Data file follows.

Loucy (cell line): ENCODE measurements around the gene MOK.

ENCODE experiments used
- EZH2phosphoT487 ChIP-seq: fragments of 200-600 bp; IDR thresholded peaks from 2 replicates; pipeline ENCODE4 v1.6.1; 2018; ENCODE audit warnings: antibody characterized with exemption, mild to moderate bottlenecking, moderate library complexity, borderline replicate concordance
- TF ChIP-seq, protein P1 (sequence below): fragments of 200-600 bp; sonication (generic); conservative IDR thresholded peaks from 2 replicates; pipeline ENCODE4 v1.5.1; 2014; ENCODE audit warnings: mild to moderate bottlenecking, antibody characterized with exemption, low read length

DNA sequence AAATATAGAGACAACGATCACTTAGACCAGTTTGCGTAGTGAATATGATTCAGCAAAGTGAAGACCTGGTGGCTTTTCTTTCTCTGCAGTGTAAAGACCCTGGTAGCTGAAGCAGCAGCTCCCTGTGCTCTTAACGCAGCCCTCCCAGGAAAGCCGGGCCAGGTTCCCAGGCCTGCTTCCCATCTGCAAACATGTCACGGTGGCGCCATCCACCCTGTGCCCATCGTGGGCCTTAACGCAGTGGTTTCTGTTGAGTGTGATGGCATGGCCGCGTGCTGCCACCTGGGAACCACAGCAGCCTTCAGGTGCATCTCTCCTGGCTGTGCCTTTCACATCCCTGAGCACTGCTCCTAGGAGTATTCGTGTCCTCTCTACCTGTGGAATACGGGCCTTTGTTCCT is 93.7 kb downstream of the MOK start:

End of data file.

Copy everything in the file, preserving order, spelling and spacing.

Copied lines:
Loucy (cell line): ENCODE measurements around the gene MOK.

ENCODE experiments used
- EZH2phosphoT487 ChIP-seq: fragments of 200-600 bp; IDR thresholded peaks from 2 replicates; pipeline ENCODE4 v1.6.1; 2018; ENCODE audit warnings: antibody characterized with exemption, mild to moderate bottlenecking, moderate library complexity, borderline replicate concordance
- TF ChIP-seq, protein P1 (sequence below): fragments of 200-600 bp; sonication (generic); conservative IDR thresholded peaks from 2 replicates; pipeline ENCODE4 v1.5.1; 2014; ENCODE audit warnings: mild to moderate bottlenecking, antibody characterized with exemption, low read length

DNA sequence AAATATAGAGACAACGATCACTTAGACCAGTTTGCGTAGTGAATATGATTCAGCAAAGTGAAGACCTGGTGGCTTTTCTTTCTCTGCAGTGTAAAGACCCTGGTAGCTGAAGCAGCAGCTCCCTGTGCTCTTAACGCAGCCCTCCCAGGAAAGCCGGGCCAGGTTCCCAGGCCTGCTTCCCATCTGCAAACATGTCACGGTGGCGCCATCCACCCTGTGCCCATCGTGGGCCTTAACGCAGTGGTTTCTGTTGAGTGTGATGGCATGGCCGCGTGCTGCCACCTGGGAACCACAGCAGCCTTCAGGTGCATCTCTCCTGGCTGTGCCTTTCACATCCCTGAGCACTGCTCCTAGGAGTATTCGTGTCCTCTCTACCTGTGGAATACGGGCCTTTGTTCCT is 93.7 kb downstream of the MOK start: